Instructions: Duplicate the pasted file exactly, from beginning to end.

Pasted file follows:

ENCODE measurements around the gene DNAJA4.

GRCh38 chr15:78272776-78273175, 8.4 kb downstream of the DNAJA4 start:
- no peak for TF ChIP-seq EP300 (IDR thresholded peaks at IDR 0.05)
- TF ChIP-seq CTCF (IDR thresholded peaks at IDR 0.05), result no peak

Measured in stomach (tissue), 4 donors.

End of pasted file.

ENCODE measurements around the gene DNAJA4.

GRCh38 chr15:78272776-78273175, 8.4 kb downstream of the DNAJA4 start:
- no peak for TF ChIP-seq EP300 (IDR thresholded peaks at IDR 0.05)
- TF ChIP-seq CTCF (IDR thresholded peaks at IDR 0.05), result no peak

Measured in stomach (tissue), 4 donors.